Those on the front lines agree that the battle has not yet been won, but that progress is being made. “I think the efforts by officials and, at least to some degree, by coaches have made a difference,” Hartzell says. “I don’t think the games are as physical as they have been over the past few years. But I also don’t think we’ve gotten the game completely cleaned up.”
Hartzell feels the area under the basket has been the toughest to remodel. “Post play is the issue today and it will be the issue tomorrow,” Hartzell says. “Those are big guys fighting for position and there’s going to be some contact. You have to determine what’s legal and what’s illegal, then you have to blow the whistle and blow it quick.”
Along with the emphasis on calling a tight game, committees are experimenting with new rules to address physical play in the paint. This past season, the NCAA tried experimental rules that included widening the lane by two feet on each side, moving the three-point line back nine inches, and creating more space between the players nearest the basket on free throws. The committee will review the results of those experiments before deciding whether to fully implement the changes.
At the high school level, Siebert applauds the change in the penalty for swinging elbows with no contact from a technical foul to a violation, implemented by the NFHS last year. “It’s really made the punishment fit the crime,” Siebert says, “which means we’re more likely to call that than we would have when it was a technical foul. You want it to be a simple game, and you don’t want to burden officials with trying to figure out the subtleties of it. It makes sense to fine tune the rules, and that was a situation where I felt they did a good job.”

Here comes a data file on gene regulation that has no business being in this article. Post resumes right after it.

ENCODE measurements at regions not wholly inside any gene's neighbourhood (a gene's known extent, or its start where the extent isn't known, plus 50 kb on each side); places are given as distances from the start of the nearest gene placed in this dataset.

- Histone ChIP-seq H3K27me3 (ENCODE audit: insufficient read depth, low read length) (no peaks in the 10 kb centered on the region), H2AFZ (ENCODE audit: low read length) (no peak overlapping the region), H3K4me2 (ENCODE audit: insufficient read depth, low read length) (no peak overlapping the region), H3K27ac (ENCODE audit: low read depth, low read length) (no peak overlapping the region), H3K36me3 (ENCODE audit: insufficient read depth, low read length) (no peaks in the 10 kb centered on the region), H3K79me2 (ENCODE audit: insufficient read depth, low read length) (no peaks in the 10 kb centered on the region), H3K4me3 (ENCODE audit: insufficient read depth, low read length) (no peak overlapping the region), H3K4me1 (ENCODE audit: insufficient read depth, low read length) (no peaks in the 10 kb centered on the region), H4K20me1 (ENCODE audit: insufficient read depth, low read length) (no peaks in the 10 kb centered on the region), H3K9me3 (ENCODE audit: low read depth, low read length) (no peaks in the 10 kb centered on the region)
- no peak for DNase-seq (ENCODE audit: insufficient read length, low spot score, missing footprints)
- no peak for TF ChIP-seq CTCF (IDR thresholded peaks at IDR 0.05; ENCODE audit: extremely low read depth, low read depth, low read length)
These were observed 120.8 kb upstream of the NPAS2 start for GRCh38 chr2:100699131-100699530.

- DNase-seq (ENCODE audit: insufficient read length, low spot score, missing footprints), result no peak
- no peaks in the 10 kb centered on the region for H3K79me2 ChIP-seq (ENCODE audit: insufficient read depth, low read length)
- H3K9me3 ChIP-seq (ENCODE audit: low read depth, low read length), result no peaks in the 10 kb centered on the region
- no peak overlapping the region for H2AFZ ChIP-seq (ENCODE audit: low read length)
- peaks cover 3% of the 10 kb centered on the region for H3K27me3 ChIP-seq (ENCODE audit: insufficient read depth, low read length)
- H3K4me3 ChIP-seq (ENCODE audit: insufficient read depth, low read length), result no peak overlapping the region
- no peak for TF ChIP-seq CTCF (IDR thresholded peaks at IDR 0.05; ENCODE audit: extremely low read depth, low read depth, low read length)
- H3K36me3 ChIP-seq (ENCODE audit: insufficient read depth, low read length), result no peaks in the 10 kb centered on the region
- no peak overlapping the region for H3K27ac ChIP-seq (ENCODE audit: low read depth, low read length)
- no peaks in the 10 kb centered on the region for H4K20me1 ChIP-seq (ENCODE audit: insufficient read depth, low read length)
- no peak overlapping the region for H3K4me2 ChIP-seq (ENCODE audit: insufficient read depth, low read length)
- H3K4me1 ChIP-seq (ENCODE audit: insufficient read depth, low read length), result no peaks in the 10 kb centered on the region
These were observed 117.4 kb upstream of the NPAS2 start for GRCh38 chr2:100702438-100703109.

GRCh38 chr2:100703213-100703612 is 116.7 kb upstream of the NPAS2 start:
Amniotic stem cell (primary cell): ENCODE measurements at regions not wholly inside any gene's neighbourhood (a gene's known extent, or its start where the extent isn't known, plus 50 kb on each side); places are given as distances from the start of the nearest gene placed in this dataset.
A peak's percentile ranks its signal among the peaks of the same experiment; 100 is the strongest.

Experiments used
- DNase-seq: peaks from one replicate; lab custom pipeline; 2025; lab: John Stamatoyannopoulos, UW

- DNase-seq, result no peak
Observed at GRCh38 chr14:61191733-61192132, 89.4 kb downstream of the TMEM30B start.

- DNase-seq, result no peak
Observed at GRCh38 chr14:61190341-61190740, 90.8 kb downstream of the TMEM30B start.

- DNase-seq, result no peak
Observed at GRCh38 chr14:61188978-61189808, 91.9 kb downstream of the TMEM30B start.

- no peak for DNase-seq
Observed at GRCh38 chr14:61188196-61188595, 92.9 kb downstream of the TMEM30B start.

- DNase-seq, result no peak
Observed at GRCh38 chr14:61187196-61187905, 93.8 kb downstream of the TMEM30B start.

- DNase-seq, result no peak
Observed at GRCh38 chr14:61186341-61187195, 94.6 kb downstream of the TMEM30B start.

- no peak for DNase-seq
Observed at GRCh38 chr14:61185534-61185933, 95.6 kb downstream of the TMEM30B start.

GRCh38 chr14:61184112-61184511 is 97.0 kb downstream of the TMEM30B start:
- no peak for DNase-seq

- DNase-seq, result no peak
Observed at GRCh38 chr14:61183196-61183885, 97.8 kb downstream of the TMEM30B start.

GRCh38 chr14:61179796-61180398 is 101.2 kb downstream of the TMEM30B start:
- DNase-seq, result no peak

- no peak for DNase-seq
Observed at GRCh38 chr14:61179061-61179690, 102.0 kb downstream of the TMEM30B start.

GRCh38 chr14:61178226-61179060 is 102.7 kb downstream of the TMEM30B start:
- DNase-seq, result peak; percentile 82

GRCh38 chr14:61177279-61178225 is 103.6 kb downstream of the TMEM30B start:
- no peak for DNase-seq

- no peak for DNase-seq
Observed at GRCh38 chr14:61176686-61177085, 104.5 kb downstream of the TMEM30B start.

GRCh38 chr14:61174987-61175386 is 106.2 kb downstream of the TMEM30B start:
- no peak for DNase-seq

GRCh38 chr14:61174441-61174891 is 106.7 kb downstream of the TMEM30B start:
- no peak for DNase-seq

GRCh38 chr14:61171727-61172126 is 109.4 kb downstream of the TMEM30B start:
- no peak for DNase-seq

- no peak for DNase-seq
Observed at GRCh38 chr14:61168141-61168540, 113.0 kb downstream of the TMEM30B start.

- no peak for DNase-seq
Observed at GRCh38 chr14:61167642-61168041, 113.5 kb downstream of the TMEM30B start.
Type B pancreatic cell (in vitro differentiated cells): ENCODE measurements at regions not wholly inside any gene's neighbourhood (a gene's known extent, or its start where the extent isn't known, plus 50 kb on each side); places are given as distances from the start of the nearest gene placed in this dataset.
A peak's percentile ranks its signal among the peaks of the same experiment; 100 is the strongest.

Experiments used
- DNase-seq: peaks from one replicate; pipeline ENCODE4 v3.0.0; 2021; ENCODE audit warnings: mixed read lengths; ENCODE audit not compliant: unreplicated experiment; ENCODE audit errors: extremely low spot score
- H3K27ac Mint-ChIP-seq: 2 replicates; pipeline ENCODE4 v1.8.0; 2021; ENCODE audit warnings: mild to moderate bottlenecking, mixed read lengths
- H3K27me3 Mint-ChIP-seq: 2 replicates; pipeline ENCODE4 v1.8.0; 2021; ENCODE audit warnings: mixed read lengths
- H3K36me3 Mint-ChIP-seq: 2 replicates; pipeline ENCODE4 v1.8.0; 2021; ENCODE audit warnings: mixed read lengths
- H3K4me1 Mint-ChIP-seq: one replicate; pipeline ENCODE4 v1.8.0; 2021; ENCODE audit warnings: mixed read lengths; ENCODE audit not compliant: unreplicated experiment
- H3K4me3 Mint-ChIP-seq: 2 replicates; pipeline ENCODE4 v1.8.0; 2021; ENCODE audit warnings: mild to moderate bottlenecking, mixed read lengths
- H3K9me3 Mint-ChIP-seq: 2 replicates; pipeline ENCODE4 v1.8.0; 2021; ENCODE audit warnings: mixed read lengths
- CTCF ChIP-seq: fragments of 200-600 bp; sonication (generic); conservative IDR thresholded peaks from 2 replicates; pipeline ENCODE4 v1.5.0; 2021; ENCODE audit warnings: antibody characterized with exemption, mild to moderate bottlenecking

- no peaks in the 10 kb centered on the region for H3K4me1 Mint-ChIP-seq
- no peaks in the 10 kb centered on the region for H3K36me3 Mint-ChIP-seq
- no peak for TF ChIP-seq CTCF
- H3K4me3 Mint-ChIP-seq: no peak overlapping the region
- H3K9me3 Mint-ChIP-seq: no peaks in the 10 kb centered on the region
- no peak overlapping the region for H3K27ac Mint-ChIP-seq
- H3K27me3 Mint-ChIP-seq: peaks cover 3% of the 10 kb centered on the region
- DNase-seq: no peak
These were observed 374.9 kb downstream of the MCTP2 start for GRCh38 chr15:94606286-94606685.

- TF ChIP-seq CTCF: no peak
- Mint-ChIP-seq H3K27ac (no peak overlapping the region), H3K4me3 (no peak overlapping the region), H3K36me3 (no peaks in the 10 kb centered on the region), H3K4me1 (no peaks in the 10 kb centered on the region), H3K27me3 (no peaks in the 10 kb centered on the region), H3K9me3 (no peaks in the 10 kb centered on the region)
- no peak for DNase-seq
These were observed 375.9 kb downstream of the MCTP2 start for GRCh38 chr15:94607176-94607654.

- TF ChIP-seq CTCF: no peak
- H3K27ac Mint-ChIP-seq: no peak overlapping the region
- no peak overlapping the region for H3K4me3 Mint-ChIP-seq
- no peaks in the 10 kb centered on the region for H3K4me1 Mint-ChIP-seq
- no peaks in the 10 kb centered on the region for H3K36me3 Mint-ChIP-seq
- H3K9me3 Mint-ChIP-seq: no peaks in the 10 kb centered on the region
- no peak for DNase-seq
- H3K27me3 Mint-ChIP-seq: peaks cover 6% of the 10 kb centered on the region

The Florida High School Activities Association took a page from the NCAA Women’s Rule Book, limiting the number of players along the lane on free throws to four defensive and two offensive players. The spot closest to the basket is kept vacant and the space just above the block (towards the shooter) must be occupied by the defense. The NFHS Basketball Rules Committee will use Florida’s experiment as a guide when it considers rules changes this spring.
“I think the rule met its intended goal, which was to cut down on rough play, and I have not heard anything negative about the change,” says Denarvise Thornton, Associate Director of Athletics for the Florida High School Activities Association. “The officials like it because it’s not as cluttered under the goal during a free throw, which improves their view of the action.”
Some states have also had success in increasing penalties for blatant violations of the rules, including rough play that goes beyond the boundaries of the game. About seven years ago, the Minnesota State High School League added a one-game suspension for any player ejected from a game because of physical play, taunting, verbal abuse, or similar behavior. Any further ejections of that player carry an additional four-game suspension.
“Having a penalty for these violations is a valuable control mechanism and deterrent,” Peltier says. “It certainly doesn’t deter all unsportsmanlike behavior, but it’s been a valuable tool.”
The MSHSL also encourages coaches and officials to contact the league if they encounter coaches who condone rough play. “If officials see improper behavior, they can write up the coach, and our association also gets calls from opposing coaches who will talk about the physical nature of the game and the play,” Peltier says. “They both have an opportunity to file a complaint or game incident report and we follow up on that.”